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Lily has lived in the United States since 1983. She married here, bore a son here and divorced here. She made a loyal circle of friends here. She has stitched together a productive life in this country, integrating fully into American culture, and in August 2013 she became a citizen. I like to call her a genuine “African-American” because Gambia, a tiny West African country, is her native land.

She embodies the immigrant’s dream, but there is a wrinkle in her story. Her route to citizenship involved laws bent, if not broken; crimped, if not crumpled; ignored, if not rejected. When Lily (not her real name) flew into Washington en route to Atlanta, she entered the country on a tourist visa. She had no intention of returning to Gambia.

The 1980s were years of lax border enforcement, so she was easily able to find a job as a domestic in an Atlanta hotel. She tells a hilarious story about persuading the human resources department that she was a native of the Caribbean, despite having an accent that bears little resemblance to the typical West Indian lilt. No one requested papers.

But she didn’t abuse the privilege. She worked hard. She stayed out of trouble. She acquired a green card — a document indicating legal residency — when she married another Gambian native who had already been naturalized. (I’ve known her for five years, since she became a caregiver in my family.) And she came to love her new land in the ways that so many hopeful immigrants do.

There are millions of people living in this country with stories similar to Lily’s. They have worked hard; they have learned English; they have paid taxes. Why don’t we have the generosity — or, at the very least, the sense of enlightened self-interest — to allow them a route to citizenship, too?

Unlike Lily, however, they have encountered an era of deep resentment toward immigrants, especially those of slightly darker hues. Despite establishing an economic climate that welcomed their labor during the 1990s and early 2000s, we don’t seem to want the rest of their personhood — their families, their possessions, their frailties, their political rights. They have been consigned to the shadows.

If the recent bipartisan agreement seemed to signal a new détente on Capitol Hill, Republican Budget Committee Chairman Paul Ryan, Mitt Romney’s running mate, quickly doused any hope that his spirit of cooperation would extend to a new immigration law. Perhaps he is anxious to mend fences with hyper-conservatives who are annoyed with him for helping to spearhead the budget agreement. Or perhaps his familiar intransigence has simply returned after a brief hiatus.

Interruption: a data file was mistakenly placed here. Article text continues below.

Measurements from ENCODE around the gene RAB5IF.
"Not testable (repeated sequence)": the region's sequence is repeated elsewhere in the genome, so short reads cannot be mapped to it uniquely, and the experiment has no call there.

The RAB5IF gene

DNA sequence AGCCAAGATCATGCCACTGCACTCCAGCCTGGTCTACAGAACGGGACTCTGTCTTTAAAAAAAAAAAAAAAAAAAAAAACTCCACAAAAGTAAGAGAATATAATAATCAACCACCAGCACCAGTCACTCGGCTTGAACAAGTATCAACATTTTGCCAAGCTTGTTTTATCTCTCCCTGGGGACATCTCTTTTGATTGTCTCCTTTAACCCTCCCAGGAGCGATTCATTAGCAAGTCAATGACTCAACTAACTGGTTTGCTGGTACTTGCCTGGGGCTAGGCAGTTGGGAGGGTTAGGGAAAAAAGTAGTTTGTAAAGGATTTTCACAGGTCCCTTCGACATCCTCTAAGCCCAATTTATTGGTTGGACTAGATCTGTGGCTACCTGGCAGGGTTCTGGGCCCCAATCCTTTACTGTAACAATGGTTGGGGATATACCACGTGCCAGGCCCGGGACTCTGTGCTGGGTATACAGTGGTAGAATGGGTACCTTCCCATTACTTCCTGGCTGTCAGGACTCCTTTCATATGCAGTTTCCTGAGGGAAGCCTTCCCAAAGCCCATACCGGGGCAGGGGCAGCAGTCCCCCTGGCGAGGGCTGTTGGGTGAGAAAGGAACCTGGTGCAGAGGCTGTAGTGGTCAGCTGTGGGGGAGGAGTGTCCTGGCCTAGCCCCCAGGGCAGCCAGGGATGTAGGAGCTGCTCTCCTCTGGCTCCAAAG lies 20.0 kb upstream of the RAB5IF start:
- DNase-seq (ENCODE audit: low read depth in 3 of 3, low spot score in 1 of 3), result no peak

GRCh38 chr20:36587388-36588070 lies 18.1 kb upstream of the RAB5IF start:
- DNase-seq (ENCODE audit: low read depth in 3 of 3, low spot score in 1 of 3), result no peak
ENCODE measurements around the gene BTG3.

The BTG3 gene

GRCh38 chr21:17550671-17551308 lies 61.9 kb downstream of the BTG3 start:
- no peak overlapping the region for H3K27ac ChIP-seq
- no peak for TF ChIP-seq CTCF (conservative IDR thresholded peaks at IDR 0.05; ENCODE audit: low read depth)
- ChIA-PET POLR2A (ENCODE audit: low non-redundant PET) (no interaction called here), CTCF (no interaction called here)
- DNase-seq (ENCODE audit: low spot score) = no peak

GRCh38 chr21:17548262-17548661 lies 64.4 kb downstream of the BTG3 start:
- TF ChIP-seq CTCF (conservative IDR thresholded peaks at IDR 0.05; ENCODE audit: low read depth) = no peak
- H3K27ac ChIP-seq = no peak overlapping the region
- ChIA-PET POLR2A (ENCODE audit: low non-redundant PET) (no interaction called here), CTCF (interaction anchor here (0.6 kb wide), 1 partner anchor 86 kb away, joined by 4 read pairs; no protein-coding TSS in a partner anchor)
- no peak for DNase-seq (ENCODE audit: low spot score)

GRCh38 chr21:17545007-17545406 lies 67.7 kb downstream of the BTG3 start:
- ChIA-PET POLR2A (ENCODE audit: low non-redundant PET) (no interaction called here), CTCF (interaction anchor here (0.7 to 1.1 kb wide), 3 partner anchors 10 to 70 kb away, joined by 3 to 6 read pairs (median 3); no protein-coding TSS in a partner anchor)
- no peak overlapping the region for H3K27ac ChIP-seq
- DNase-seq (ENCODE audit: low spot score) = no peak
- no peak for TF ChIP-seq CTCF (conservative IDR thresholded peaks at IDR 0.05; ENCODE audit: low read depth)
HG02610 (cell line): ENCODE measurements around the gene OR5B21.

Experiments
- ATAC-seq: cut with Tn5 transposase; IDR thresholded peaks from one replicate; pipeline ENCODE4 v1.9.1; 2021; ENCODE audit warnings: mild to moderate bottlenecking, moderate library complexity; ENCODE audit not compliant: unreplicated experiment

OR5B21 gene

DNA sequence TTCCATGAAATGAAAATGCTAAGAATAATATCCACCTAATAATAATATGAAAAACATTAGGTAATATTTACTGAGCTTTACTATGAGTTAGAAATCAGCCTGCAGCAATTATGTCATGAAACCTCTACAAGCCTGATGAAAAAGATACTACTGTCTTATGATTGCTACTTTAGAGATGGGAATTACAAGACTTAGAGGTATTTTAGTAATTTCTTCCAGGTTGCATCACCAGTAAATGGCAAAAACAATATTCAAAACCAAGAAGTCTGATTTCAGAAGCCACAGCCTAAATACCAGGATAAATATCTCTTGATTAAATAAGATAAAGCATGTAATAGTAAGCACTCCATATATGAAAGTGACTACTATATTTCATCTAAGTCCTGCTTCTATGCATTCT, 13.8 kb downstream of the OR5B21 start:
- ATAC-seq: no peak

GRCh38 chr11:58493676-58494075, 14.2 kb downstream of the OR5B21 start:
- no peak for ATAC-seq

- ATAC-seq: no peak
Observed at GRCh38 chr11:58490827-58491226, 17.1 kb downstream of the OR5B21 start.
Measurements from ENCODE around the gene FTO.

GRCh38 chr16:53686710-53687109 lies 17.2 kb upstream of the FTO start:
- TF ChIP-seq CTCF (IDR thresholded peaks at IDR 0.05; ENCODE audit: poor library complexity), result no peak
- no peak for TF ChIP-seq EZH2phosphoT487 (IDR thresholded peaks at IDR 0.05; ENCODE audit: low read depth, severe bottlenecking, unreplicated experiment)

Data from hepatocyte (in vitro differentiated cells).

In any event, Ryan gave a radio interview last week in which he insisted that he would not stand for “amnesty,” which has become a code word for any plan to allow undocumented immigrants a route to legal residency.

“Guaranteed border security, guaranteed interior enforcement, no amnesty — then I think that’s productive. I think that’s in our interest. I think that’s good for our country,” Ryan told a Wisconsin radio station, describing the legislation that, in his words, “would maintain Republican, conservative principles.”

That’s just more meaningless rhetoric. The concept of “guaranteed border security” belongs to precious few countries, North Korea among them. To maintain reasonable security, the U.S. currently employs more than 21,000 Border Patrol agents, the highest number since 1921, according to federal data.

A year ago, The Washington Post noted, “Congress funded Customs and Border Protection at $11.7 billion — 64 percent more than FY 2006 and $262 million more than in FY 2011, despite the new climate of austerity.” If Ryan were sincere, he’d note that President Obama has pushed deportations of unauthorized immigrants to record levels, deporting more annually than George W. Bush did. Our borders are as secure as any nation that doesn’t desire to become a police state can expect.

It’s high time for Congress to pass a comprehensive immigration bill that would grant a path to citizenship to the millions of unauthorized immigrants waiting to be new Americans. We’re passing up a chance to welcome a lot of people like Lily.

(Cynthia Tucker, winner of the 2007 Pulitzer Prize for commentary, is a visiting professor at the University of Georgia. She can be reached at

Photo: Stephen D. Melkisethian via Flickr

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